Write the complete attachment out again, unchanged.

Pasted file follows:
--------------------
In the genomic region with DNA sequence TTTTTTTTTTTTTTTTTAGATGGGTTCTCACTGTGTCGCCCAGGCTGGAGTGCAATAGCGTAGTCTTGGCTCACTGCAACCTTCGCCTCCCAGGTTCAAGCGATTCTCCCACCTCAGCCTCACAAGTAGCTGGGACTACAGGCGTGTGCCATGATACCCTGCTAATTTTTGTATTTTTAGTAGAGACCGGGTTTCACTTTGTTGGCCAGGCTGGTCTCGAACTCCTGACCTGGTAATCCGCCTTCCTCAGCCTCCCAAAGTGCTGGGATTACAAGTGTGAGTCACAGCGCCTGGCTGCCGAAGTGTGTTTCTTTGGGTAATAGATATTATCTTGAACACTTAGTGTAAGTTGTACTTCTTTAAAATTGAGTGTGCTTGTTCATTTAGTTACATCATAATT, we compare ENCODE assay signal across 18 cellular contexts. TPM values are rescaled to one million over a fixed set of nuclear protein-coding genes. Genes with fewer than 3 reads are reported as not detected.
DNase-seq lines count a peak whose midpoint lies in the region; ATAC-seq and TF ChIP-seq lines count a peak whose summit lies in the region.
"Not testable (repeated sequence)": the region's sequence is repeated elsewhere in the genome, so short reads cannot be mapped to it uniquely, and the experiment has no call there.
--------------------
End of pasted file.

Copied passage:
In the genomic region with DNA sequence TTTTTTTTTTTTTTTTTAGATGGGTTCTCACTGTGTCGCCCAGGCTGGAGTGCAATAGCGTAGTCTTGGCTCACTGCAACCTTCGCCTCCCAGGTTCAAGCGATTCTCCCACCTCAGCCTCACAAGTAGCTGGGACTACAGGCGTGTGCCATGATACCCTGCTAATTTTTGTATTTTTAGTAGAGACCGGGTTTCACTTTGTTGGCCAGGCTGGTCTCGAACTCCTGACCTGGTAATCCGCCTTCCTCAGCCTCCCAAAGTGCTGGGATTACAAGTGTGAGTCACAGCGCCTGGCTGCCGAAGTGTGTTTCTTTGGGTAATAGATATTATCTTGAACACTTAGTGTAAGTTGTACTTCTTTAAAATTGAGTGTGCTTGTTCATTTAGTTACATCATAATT, we compare ENCODE assay signal across 18 cellular contexts. TPM values are rescaled to one million over a fixed set of nuclear protein-coding genes. Genes with fewer than 3 reads are reported as not detected.
DNase-seq lines count a peak whose midpoint lies in the region; ATAC-seq and TF ChIP-seq lines count a peak whose summit lies in the region.
"Not testable (repeated sequence)": the region's sequence is repeated elsewhere in the genome, so short reads cannot be mapped to it uniquely, and the experiment has no call there.